behavior) and where (inside the den liner, but
not in the living room).
your terrier is over 18 months old, and he or she
has been acclimated to the den liner as
previously instructed, you will eventually get a
dog that works well by digging, biting, yapping,
and barking. But it will probably not be a
one-day affair. While some part of earthdog
activity is instinctive, most novices
dramatically overstate this aspect and fail to
formally train and work with their dogs prior to
earthdog trials. The result, too often, is a long
and disappointing drive back home with some
lingering doubt as to the dogs true
abilities. In fact, the dog is probably fine,
just undertrained and out of practice. Remember,
contrary to popular mythology, great earthdogs
are made, not born.
5) The pull and the recall.
so your dog has flown down the tunnel and created
a storm of commotion at the other end. Now what?
get your dog out of the tunnel you have two
options. The first option is a simple
"pull" the exit required to pass
the Junior Earthdog test. This task sounds easy
enough: lift up the trap door and pull the dog
out. In practice, however, it can be a little
more difficult. Remember, your dog may be in a
VERY excited state, and the trap door may be a
little shorter than your dogs back.
Practice makes perfect, but a technique that has
worked well for me is to grab the dog by the
scruff of the neck at one end, and the base of
the tail at the other. Whatever end is loose is
the one I raise first. Twisting the dog as you
lift seems to make it a little easier to clear
the really short trap doors you sometimes
encounter. With practice, you will find
"pulling" your dog is not a terribly
a Junior Earthdog exit is fairly straightforward,
most people find the Senior Earthdog exit a
little more vexing. In fact, it is very easy to
train provided you are consistent, practice with
your dog, and have built a REALLY solid critter
timing your dog for a full 90-seconds of work,
remove the critter box and walk back to the other
end of the tunnel. Your dog should now see
nothing but air through the bars. No one should
be standing at this end of the tunnel, and there
should be nothing to suggest that anything more
will be happening at that end of the tunnel. Wait
a few seconds to allow the dog to clear its head
and realize what has happened, and then make ONE
loud and long whistle down the tunnel shaft to
call the dog back.
do NOTHING but wait.
call the dog again.
no movement down at the other end of the tunnel,
and no other way out, your dog will HAVE to
eventually come out of the tunnel backwards. It
may take your dog 15 or 20 minutes this first
time, but your dog will eventually come out and
when it does, your dog will get the MAXIMUM
earthdog reward -- a chance to "work the
is "working the box"? It is nothing
less than allowing your dog to throttle the
critter box unimpeded by the bars at the end of
see a Border Terrier hell-bent for destruction is
to understand why a solid-pine critter box is the
only way to go. No wire cage can survive a
full-throttle terrier attack. In fact, as your
dog becomes more aggressive, you will need to be
careful to ensure your dog does not break his
teeth on the expanded metal grill at the front of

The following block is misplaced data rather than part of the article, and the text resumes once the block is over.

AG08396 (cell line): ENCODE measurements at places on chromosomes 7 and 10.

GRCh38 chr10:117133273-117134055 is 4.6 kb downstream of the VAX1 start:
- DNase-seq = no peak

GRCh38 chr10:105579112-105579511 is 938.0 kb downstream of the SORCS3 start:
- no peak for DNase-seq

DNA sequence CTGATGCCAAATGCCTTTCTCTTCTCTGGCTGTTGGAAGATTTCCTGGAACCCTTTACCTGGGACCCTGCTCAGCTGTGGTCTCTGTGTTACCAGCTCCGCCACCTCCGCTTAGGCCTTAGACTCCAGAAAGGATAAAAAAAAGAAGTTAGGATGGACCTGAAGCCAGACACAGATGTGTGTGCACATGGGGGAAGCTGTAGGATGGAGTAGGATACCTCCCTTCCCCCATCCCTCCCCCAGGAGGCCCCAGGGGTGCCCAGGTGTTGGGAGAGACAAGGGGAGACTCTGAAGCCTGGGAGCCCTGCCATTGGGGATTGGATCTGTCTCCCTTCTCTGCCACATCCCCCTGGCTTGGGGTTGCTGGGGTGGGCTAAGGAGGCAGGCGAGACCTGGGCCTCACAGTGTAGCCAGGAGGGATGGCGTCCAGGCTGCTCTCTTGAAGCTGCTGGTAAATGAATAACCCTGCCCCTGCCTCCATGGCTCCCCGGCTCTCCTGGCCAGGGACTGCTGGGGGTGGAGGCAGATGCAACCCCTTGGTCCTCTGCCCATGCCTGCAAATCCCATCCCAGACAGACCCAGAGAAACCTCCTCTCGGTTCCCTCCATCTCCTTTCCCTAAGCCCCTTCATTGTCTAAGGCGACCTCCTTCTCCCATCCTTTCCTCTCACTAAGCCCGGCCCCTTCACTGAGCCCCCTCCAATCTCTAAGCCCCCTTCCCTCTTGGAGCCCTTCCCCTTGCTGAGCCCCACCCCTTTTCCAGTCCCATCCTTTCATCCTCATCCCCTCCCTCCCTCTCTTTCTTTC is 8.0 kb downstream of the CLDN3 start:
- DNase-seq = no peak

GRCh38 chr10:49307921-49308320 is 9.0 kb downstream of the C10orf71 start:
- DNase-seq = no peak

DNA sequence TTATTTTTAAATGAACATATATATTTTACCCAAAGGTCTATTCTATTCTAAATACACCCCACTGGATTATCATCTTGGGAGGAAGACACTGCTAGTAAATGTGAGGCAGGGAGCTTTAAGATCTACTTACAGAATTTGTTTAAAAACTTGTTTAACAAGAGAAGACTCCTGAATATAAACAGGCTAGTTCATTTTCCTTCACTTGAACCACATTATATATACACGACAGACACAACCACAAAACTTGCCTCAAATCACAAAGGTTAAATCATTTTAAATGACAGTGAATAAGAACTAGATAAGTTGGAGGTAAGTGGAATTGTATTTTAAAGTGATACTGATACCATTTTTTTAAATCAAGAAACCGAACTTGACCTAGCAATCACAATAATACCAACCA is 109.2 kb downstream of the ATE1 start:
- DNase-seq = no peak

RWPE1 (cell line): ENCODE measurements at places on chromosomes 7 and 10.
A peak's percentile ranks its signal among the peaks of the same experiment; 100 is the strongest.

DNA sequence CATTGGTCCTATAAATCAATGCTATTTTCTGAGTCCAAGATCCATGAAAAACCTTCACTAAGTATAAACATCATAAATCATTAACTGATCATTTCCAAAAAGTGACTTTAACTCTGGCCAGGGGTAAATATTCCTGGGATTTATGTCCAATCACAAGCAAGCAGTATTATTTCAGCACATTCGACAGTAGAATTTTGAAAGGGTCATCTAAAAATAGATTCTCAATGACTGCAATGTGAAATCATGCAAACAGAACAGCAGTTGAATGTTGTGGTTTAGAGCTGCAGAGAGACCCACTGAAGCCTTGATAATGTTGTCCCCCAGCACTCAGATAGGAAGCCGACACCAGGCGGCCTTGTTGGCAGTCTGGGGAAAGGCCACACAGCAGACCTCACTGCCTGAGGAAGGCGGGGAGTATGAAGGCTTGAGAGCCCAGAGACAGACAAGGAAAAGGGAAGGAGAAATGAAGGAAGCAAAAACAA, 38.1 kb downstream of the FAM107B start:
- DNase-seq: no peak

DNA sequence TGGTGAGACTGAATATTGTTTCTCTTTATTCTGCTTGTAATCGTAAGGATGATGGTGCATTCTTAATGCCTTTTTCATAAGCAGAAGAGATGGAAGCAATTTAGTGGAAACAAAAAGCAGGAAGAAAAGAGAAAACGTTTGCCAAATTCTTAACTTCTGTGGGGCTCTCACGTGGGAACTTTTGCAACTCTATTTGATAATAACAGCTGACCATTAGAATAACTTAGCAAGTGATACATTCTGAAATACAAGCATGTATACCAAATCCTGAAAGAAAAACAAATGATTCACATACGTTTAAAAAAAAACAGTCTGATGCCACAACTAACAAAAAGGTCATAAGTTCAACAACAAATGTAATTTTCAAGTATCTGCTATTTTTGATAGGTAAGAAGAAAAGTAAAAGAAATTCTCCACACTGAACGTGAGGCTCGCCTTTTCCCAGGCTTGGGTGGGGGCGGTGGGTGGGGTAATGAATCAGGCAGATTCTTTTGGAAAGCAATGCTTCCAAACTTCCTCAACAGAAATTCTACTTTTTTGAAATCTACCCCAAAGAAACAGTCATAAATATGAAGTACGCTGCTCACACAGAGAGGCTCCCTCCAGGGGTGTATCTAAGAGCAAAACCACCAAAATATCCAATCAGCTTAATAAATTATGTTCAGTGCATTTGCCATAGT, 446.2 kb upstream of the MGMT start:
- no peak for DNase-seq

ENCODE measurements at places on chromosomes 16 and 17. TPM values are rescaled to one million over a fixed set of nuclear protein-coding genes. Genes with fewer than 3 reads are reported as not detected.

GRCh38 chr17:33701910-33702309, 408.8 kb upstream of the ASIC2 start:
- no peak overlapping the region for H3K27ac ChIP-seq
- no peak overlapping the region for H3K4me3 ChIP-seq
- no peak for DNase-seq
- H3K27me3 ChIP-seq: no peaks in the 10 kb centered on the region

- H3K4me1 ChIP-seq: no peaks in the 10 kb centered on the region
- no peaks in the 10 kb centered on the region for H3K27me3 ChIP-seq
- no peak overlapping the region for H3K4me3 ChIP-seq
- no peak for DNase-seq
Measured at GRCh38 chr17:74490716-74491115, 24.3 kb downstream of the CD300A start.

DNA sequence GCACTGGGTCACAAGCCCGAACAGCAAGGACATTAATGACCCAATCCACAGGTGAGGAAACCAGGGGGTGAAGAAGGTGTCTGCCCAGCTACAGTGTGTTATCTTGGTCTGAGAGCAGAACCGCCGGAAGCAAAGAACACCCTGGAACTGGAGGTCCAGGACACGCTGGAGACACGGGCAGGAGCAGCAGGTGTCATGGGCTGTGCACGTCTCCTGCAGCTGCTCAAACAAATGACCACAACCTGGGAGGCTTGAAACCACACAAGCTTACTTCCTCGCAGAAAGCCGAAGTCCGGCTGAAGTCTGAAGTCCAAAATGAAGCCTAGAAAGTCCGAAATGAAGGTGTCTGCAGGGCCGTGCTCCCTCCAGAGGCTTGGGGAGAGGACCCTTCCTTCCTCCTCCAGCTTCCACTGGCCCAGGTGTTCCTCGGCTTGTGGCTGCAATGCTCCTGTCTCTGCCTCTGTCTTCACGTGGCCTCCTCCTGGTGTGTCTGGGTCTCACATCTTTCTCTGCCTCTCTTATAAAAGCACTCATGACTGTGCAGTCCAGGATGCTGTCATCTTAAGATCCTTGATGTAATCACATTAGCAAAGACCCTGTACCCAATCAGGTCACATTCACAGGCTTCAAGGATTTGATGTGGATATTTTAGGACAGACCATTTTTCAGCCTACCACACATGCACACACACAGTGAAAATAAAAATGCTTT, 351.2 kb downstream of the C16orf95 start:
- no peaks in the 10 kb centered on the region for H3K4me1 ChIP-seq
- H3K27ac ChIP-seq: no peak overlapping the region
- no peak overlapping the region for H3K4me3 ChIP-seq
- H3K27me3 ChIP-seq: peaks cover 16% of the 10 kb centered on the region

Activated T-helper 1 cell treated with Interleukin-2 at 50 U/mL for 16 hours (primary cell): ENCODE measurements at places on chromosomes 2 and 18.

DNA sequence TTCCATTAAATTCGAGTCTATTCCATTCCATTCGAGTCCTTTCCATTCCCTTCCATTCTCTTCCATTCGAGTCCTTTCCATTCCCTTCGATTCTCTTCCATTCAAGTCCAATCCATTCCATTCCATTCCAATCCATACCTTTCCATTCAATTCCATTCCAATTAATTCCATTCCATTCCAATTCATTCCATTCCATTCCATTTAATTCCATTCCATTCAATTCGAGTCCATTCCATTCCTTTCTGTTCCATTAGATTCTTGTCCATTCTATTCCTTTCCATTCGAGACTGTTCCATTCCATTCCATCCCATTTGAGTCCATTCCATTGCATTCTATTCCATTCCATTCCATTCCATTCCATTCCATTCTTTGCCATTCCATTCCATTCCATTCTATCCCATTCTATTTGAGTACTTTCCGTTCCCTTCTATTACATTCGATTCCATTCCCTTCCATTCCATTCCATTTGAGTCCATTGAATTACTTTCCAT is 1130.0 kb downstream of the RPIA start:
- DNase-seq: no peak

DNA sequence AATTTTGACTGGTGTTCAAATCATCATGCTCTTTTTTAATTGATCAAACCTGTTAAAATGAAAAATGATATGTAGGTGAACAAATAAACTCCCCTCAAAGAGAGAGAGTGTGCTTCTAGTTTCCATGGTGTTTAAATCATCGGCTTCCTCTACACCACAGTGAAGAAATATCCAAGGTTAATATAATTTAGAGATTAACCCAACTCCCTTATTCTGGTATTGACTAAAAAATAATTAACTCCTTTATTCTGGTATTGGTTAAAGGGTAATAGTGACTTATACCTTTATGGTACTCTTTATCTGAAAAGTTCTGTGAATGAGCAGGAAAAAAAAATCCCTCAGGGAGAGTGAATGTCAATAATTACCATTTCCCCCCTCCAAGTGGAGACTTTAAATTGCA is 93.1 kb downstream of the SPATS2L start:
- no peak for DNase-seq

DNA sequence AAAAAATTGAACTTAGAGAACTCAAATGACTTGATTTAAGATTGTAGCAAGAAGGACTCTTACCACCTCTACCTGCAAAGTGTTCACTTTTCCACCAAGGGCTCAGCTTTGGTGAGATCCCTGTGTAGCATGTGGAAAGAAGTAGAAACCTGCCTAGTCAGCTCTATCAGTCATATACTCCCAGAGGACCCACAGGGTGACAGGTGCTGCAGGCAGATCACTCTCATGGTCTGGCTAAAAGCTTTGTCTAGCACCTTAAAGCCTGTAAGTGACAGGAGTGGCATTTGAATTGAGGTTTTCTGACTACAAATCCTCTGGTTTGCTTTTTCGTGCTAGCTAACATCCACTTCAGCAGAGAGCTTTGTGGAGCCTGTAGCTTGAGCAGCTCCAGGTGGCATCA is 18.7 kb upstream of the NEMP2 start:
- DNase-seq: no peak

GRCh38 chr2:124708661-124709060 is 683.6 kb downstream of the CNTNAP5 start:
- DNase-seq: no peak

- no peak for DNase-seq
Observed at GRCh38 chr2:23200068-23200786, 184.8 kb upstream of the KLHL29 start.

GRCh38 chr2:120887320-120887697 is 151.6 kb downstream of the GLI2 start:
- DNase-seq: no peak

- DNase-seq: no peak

way to discourage dental destruction is to attach
a couple of "bite rails" on the outside
of the critter box and a rope loop or two, which
can be bitten and pulled. As your dog comes
charging out of the tunnel to attack the box,
make sure the box is turned so that the bite
rails and rope pulls are at the "business
end" he will reach first.
your dog grabs the box, it will bite hard and
either pull or shake the box. A fully pumped-up
earthdog is intimidating. Caution should be taken
that you are not accidentally bitten.
not let your dog work the critter box for too
long it will increase the chance a tooth
is broken and lessen the "prey
excitement" of the game.
your dog has bitten and pulled at the box for
about 10 seconds, grab the critter box handle and
lift. If youre lucky the dog will shift for
a better grip, at which point you can quickly
lift the box high and away from your body. Having
a helper to grab the dog and put it on a leash at
this point is extremely helpful. Otherwise, put
the box high into the crotch of a nearby tree, on
top of a car, or hanging from a tall stepladder
where the dog can absolutely NOT get at it.
some dogs to unlock off the critter box can be a
problem. One method that has worked fairly well
for me is to "choke off" the dog by
pouring water down its nose while the head is
"locked on" in a nearly vertical
position. The dog has to let go to lower its head
and clear the water from its nose at which
point the box is quickly swept high and away.
all has gone well, your dog has just done
something terrific: He has bolted down a long,
narrow, very dark, and winding tunnel, worked a
caged critter for 90 seconds, recalled on command
(probably coming out backward), and then
"killed" the critter box which is your
proxy for bolted quarry.
dog has just done great work! Be sure to offer
enthusiastic verbal praise and feed your dog a
nice "jackpot" reward of about 20
pieces of kibble.
after a minute of rest, repeat the whole thing.
Your goal this session is get your dog to
complete the entire go-to-ground experience at
least three or four times in quick succession.
with your dog every day for 10 days in order to
really train in the behavior. Make sure that all
your dogs food for that day is associated
with work. Keep your dog hungry and motivated and
it will make fewer mistakes because it will be
last point is critical. If you make a mistake and
reward the dog for bad behavior, you will have to
"untrain" your dog later on. n
top banner pic byJudi Lovell